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in a remote mountainous province. they had spent 11 diz in captivity. that giant wildfire in new mexico has burned across 340 square miles of the gila national forest. it's the biggest wildfire in the country right now, the largest ever in new mexico. and it's only about 15% contained. more than 1200 firefighters are trying to bring it under control. three people were killed last night in southeastern nebraska when a pickup truck crashed head-on into a van carrying high school basketball players. two of the team's coaches were killed as was the driver of the pickup. eight players were injured and a vigil for the victims will be held this morning in broken bow, nebraska. finally, something fans of the new york mets, and that includes me, have been waiting for ever since the team was formed half a century ago. that would be -- last night in
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queens johan santana threw the first no-hitter over the st. louis cardinals. mets were only one of two major league teams to never had-v a no-hitter. a span of more than 8,000 games. they're not called the amazing mets for nothing. it's about 18 after the hour and here's lonnie quinn with our first check of the weather. >> boy, that was something else that game last night. do you know the only other team in the major leagues? >> tell us. >> i think it's san diego, padres. let's go outside. a foggy picture of new york city. not impressive looking right there. but let'ses get to satellite a radar. now, you look at this picture and your eyes will immediately go to where the activity is. there's this big comma shape of wet weather and it will bring a lot of rain for new england. 2 to 4 inches of rain for boston, augusta, maine, vermont. gusty winds combine with the same system that also pushed through the area around north carolina and pennsylvania with
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tornadic activity yesterday. on the other side of the coin, there is going to be wet weather around the pacific northwest but this is damp and gray. you know what, cloudy, temperatures in the 60s. a little below where you should be this time of the year. that's a quick look at the national picture. here's a closer look at the weather for your weekend. i will tell you, places like las vegas today, 105 smoking hot degrees. anthony over to you. >> 105 already. >> ouch. all of great britain and much of its former empire is celebrating queen elizabeth today, marking her 60 years on the throne with four days of street parts, concerts and flotillas. >> in the thick of that celebration, just outside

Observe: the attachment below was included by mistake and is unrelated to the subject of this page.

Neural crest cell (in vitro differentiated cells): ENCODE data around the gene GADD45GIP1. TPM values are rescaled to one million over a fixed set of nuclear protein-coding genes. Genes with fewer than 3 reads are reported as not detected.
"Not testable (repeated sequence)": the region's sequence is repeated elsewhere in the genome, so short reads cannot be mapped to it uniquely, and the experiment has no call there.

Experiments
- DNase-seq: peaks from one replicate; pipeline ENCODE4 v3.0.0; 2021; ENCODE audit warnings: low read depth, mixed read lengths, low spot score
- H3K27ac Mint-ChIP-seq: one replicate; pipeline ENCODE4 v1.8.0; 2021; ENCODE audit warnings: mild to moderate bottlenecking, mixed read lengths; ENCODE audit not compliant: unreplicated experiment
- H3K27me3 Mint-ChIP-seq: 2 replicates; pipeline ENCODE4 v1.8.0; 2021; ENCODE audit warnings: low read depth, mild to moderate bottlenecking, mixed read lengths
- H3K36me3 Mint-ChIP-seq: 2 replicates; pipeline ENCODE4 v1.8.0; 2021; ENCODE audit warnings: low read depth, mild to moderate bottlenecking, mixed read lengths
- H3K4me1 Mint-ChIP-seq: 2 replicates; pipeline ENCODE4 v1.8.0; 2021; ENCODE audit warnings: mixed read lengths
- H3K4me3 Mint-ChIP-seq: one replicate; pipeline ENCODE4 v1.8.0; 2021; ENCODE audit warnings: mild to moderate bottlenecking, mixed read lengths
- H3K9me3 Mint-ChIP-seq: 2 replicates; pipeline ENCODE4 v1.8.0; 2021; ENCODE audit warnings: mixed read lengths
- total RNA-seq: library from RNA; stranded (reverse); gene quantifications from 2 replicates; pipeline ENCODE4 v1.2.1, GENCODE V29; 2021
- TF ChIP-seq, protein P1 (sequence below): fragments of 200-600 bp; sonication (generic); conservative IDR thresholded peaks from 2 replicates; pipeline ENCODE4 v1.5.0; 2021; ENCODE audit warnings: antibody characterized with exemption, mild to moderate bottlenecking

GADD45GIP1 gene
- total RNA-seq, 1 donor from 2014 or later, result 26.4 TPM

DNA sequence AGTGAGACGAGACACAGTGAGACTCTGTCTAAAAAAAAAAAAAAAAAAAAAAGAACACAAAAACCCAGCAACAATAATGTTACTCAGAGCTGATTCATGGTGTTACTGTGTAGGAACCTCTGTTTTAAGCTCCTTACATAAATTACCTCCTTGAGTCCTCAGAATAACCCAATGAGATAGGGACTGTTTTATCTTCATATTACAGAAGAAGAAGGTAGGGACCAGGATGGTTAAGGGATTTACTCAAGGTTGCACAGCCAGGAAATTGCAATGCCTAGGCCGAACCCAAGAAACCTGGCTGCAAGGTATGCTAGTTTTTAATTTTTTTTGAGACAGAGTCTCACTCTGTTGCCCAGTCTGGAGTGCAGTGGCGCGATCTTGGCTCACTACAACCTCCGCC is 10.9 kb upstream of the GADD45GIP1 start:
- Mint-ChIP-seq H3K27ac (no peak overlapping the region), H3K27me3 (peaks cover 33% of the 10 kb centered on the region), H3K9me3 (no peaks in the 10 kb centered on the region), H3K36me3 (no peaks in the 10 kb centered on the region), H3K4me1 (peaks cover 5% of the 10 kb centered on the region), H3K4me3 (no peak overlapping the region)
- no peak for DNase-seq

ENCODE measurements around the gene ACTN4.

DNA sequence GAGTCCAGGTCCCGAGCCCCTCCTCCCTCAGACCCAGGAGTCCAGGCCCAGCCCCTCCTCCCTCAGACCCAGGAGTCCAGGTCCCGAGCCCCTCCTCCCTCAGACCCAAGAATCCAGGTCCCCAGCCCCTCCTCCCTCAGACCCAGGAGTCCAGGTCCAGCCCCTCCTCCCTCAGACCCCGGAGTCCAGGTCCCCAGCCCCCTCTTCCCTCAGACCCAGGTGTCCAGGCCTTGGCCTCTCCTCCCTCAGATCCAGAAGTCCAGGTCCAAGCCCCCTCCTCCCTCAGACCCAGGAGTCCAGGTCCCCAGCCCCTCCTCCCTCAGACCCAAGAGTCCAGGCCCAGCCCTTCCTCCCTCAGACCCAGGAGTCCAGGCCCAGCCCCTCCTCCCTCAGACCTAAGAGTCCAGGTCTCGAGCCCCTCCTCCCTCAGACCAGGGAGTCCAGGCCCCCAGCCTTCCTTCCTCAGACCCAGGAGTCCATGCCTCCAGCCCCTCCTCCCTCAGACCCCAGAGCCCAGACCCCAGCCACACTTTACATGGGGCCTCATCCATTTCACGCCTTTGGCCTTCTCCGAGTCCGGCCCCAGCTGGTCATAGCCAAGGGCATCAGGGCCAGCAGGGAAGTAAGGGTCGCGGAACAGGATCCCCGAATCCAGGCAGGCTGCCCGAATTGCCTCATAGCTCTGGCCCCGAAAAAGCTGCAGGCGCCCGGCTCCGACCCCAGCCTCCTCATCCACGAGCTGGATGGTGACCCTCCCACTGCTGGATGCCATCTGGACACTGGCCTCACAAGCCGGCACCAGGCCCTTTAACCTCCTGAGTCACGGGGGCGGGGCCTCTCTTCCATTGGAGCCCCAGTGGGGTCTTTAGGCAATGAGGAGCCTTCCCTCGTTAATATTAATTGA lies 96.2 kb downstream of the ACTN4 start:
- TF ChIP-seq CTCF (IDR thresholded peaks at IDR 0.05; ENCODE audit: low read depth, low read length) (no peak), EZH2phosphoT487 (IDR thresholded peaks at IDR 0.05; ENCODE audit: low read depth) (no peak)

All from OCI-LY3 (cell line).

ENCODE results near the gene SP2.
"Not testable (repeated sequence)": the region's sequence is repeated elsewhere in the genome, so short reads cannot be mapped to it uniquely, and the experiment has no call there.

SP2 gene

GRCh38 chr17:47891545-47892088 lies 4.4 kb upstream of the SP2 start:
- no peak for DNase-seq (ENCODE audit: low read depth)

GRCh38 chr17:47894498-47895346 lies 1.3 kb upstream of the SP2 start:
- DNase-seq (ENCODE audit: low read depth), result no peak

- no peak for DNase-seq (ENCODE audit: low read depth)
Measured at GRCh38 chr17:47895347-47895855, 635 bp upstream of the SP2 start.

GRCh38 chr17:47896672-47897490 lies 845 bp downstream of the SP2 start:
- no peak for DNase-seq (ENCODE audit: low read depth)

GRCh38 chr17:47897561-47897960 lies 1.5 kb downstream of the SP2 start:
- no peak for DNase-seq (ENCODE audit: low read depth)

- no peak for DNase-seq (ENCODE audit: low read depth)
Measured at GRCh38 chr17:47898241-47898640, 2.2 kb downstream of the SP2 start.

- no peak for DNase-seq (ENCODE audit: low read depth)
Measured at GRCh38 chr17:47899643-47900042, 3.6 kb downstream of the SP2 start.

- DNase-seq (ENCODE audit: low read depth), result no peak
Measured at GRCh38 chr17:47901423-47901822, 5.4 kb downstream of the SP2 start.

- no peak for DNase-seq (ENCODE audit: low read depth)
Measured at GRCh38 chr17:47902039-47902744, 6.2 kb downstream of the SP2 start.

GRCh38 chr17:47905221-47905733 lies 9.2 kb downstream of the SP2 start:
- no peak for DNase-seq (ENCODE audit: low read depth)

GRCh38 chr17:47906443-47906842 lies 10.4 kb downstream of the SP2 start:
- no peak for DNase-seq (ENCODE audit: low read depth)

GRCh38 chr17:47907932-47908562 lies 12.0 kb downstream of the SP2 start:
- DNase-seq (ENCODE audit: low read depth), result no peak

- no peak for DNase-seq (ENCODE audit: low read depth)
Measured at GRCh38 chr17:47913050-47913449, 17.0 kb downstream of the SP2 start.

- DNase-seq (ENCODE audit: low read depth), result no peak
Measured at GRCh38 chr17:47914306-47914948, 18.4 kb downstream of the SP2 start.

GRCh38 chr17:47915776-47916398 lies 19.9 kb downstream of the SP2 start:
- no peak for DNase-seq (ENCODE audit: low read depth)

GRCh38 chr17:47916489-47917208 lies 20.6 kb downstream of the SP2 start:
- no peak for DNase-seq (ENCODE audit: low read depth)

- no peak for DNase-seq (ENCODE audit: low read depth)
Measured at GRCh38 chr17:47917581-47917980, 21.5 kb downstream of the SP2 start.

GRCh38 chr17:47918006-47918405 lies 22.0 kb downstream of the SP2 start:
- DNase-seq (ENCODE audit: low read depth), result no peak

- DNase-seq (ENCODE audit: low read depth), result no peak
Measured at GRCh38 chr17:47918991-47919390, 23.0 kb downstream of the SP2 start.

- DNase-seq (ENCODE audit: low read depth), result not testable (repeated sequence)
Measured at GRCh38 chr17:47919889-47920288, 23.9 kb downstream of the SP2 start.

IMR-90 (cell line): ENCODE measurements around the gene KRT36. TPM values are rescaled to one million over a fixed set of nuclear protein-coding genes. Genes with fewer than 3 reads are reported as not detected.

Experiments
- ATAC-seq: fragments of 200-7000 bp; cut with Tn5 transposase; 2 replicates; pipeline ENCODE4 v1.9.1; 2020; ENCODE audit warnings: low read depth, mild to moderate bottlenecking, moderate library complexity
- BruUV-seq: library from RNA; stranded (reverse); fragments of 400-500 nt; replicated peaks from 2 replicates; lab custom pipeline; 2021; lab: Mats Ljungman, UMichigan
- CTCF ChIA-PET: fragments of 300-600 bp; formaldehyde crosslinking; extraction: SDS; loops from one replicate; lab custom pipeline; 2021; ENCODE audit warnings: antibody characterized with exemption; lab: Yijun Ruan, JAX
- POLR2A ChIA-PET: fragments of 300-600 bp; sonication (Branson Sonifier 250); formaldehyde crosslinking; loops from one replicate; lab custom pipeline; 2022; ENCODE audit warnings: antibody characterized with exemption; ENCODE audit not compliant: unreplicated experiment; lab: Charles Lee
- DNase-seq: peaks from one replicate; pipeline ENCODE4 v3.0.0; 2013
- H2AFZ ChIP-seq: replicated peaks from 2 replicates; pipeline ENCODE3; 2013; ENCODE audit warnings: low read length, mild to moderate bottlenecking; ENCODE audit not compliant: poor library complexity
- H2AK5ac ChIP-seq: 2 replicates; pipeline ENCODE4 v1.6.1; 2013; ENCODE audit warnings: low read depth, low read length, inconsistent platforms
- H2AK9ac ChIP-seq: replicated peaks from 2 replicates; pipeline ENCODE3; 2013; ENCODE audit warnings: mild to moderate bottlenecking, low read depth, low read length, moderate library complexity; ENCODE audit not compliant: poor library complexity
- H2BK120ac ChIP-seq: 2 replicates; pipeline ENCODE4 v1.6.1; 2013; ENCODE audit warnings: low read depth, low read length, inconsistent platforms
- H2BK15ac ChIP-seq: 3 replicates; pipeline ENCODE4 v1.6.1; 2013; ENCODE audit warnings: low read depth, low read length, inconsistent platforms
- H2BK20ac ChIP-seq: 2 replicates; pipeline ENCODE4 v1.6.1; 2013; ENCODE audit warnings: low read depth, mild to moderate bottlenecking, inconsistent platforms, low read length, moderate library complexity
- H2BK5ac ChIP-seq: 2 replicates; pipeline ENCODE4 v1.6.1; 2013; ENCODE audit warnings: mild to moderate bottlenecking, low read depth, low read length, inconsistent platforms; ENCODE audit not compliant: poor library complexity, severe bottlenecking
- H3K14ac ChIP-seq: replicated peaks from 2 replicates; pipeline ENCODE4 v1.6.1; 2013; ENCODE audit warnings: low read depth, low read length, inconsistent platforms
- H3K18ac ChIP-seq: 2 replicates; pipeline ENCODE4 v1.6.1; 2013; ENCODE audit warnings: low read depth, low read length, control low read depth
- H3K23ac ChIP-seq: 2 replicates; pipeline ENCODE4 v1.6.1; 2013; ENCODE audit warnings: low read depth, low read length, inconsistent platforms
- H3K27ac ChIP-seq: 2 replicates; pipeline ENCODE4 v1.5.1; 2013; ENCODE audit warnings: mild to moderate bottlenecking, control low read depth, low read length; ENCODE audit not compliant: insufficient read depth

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buckingham palace is our own erica hill. cheerio, erica. >> cheerio. it's definitely not 105, a little chillier. we have a great front row seat. i can hear a band down just below us making its way up. we've been watching the troops, too, returning from the major general's review at the horse guard parade. lots going on. and we are having a great time here, here in london. we want to give you a little sense, too, of what we've been watching and why this is so important. >> reporter: back in 1953, june 2nd wit was coronation day. for over a year she had been a queen without a crown since learning about the untimely death of her father while the princess was in kenya. after 60 years on the job, the queen is now taking some time to look back.